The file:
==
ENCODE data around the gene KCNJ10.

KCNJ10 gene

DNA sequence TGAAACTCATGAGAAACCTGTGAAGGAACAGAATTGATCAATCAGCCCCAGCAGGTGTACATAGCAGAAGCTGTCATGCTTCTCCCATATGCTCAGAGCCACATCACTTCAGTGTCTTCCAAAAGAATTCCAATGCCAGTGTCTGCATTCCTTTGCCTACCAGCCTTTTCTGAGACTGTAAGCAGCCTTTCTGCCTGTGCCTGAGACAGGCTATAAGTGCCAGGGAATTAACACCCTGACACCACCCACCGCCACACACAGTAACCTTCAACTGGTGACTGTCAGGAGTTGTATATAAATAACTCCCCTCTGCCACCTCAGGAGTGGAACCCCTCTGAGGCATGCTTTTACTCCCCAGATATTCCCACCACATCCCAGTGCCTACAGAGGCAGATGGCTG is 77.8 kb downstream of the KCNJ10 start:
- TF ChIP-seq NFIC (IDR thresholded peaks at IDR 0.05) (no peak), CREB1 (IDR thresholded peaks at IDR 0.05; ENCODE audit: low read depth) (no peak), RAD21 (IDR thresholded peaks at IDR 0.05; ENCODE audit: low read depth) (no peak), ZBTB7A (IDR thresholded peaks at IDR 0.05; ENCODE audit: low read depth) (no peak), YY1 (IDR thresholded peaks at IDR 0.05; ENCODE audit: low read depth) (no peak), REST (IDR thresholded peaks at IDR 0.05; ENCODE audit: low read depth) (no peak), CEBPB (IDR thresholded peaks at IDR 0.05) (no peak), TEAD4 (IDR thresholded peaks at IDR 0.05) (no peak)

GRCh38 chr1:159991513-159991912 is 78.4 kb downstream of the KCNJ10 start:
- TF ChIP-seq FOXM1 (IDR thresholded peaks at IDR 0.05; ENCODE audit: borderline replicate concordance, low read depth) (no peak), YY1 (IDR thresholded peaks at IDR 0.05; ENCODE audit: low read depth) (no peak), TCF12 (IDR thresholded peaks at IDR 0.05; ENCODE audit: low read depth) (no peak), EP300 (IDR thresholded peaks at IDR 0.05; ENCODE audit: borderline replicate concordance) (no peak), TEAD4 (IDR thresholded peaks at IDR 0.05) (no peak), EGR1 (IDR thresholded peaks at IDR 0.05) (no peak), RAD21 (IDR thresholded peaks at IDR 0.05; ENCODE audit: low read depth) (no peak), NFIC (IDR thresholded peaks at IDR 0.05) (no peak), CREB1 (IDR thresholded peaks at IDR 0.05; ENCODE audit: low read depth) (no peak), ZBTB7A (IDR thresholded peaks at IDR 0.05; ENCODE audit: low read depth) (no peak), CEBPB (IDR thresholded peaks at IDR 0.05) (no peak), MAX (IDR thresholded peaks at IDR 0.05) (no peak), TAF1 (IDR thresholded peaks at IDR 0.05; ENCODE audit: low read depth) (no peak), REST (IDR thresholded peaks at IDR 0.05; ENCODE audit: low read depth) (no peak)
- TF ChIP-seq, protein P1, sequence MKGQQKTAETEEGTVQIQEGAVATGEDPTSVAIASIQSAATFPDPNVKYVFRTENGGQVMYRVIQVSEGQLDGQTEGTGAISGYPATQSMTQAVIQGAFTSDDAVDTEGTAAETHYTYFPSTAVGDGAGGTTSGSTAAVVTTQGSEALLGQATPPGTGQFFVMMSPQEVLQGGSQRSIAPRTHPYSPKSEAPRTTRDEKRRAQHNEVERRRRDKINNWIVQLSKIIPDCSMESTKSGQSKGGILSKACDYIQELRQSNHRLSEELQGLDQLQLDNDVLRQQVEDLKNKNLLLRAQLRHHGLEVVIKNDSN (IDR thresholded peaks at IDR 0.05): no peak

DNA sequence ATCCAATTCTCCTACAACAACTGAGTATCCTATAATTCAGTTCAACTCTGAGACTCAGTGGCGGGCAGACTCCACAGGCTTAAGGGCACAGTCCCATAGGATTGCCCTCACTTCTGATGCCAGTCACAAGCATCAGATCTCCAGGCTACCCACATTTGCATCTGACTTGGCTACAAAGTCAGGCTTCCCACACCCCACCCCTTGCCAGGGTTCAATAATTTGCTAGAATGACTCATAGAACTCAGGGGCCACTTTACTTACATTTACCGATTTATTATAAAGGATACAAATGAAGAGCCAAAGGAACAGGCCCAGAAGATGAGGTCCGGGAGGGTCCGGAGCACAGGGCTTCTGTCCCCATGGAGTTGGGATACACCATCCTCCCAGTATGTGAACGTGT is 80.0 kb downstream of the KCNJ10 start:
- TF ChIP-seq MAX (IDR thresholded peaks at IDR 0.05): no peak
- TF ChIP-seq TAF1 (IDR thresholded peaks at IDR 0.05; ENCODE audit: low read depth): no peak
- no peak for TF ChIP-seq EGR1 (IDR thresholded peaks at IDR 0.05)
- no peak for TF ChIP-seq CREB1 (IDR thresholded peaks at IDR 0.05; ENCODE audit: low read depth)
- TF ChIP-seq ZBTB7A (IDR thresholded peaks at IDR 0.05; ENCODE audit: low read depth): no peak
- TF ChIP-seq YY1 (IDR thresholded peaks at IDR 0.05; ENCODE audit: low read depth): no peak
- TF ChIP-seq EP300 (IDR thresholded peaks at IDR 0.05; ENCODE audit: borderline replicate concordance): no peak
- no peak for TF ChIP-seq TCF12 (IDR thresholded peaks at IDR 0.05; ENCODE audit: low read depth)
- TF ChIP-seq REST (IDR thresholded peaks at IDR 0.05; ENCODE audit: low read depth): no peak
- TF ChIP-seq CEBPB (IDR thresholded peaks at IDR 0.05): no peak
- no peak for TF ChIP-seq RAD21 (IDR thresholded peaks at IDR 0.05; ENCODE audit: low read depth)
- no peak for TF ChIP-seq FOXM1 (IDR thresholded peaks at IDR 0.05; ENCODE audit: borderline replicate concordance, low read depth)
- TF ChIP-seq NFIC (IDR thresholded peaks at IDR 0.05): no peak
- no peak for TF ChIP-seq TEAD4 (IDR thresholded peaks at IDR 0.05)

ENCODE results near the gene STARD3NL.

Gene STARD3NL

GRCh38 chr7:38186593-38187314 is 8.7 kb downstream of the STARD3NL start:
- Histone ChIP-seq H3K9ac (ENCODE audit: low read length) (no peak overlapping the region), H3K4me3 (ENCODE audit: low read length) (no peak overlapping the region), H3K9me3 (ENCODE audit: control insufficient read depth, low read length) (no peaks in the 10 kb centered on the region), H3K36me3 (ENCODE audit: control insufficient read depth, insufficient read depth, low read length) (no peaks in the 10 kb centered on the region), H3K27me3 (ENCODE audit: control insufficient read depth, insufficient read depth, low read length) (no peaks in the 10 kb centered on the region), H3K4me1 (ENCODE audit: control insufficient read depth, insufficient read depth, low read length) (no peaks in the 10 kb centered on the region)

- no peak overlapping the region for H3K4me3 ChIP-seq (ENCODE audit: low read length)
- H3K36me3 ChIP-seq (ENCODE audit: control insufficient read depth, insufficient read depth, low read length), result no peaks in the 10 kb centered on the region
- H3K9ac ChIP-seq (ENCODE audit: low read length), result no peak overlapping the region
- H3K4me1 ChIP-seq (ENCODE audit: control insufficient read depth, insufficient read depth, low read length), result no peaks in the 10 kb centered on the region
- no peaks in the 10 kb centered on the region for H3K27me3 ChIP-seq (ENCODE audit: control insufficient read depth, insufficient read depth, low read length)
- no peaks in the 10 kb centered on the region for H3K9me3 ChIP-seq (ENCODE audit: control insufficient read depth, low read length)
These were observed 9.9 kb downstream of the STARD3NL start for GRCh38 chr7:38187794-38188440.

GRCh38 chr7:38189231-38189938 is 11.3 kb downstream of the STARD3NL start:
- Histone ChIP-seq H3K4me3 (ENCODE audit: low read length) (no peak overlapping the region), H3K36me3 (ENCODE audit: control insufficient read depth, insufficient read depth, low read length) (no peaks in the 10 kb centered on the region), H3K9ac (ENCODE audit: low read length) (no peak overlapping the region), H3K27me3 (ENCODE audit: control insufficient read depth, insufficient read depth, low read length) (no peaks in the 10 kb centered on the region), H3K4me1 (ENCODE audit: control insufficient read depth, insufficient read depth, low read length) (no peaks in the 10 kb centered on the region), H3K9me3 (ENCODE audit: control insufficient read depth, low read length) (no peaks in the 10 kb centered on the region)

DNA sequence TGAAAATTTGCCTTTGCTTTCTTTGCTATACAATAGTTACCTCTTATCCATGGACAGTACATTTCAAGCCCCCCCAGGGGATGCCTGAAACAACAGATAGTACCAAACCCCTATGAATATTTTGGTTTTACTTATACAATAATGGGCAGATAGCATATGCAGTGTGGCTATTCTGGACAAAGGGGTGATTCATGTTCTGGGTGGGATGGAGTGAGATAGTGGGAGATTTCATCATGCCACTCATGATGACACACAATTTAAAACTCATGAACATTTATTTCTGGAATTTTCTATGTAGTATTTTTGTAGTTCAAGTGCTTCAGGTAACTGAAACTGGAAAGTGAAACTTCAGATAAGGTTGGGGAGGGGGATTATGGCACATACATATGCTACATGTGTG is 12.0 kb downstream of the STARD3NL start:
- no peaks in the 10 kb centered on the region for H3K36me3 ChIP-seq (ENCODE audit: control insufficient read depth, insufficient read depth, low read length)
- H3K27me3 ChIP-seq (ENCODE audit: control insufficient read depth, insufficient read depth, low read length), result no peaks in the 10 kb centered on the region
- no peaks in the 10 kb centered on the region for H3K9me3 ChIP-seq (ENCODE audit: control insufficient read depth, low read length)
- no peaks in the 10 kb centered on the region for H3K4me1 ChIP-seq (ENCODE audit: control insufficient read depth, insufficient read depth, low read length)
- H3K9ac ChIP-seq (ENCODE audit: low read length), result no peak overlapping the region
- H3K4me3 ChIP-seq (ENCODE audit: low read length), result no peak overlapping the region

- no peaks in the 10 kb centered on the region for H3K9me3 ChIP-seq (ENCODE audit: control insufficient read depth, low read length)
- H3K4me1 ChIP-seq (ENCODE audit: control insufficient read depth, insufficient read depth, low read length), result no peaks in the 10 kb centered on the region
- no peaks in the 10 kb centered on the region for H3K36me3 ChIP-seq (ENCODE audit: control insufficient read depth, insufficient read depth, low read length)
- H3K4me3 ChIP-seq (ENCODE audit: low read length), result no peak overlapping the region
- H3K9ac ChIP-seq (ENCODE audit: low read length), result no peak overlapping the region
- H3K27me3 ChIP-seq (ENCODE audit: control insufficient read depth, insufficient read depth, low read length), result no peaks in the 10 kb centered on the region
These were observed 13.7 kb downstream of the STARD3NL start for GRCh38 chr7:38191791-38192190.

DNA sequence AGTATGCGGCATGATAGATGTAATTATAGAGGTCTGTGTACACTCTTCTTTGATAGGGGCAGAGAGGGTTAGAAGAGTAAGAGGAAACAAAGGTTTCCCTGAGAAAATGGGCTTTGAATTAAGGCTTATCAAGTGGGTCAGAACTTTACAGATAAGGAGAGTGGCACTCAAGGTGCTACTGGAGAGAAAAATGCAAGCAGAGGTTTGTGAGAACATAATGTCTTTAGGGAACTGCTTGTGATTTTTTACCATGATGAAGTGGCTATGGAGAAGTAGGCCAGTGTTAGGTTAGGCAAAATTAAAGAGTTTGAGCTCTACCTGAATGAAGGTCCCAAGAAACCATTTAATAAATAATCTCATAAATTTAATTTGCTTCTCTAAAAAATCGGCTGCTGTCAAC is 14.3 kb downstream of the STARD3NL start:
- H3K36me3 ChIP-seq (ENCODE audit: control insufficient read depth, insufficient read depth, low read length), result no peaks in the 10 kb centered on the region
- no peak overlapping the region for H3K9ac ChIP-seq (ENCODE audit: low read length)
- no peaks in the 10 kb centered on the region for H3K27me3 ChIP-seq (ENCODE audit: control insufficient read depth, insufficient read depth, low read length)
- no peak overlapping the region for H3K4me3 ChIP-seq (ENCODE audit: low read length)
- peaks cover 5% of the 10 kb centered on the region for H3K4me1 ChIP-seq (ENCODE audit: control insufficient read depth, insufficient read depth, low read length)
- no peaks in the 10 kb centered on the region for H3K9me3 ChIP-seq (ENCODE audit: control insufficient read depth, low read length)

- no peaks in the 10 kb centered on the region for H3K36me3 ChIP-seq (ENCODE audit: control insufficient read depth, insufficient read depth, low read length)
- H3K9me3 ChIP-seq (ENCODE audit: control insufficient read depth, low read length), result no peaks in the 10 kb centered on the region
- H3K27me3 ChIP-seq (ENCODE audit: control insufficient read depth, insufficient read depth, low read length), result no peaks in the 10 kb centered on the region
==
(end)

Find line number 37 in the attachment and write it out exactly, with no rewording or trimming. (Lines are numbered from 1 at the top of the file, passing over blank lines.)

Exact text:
- no peaks in the 10 kb centered on the region for H3K36me3 ChIP-seq (ENCODE audit: control insufficient read depth, insufficient read depth, low read length)